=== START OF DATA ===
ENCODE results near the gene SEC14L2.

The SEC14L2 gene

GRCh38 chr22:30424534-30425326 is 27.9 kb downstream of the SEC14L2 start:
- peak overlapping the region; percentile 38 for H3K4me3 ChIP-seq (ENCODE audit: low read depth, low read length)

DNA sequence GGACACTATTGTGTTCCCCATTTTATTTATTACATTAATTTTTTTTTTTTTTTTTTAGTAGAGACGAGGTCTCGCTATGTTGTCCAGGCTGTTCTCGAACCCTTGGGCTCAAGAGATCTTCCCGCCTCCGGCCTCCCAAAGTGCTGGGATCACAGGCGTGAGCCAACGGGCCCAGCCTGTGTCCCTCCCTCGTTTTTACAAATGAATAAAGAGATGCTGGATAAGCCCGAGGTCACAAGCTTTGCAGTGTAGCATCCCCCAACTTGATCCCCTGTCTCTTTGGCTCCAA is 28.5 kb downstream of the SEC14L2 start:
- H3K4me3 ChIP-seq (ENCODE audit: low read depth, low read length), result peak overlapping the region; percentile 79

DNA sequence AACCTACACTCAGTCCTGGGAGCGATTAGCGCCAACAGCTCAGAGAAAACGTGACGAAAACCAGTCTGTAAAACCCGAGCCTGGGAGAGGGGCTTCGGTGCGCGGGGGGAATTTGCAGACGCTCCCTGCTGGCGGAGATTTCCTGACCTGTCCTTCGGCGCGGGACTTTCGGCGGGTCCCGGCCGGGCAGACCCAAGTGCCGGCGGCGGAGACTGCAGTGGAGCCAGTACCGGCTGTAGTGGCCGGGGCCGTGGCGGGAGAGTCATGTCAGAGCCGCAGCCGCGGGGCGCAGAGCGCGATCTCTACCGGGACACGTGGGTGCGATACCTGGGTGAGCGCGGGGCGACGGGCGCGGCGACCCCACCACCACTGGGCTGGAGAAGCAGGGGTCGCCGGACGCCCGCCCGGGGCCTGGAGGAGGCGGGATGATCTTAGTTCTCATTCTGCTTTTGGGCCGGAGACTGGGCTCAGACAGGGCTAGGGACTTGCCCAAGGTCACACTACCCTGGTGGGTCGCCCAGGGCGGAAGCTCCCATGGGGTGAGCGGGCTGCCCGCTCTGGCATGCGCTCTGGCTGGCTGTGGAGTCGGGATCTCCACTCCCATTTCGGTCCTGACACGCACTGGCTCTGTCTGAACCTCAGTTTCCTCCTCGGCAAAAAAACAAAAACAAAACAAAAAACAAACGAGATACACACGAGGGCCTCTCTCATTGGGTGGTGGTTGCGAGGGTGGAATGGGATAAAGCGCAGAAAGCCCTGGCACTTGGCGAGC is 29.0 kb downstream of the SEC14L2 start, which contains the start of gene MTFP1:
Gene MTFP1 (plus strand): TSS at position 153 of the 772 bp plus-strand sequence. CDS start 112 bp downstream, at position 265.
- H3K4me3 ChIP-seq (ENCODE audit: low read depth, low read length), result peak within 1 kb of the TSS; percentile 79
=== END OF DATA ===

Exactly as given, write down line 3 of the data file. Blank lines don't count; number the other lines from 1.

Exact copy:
GRCh38 chr22:30424534-30425326 is 27.9 kb downstream of the SEC14L2 start: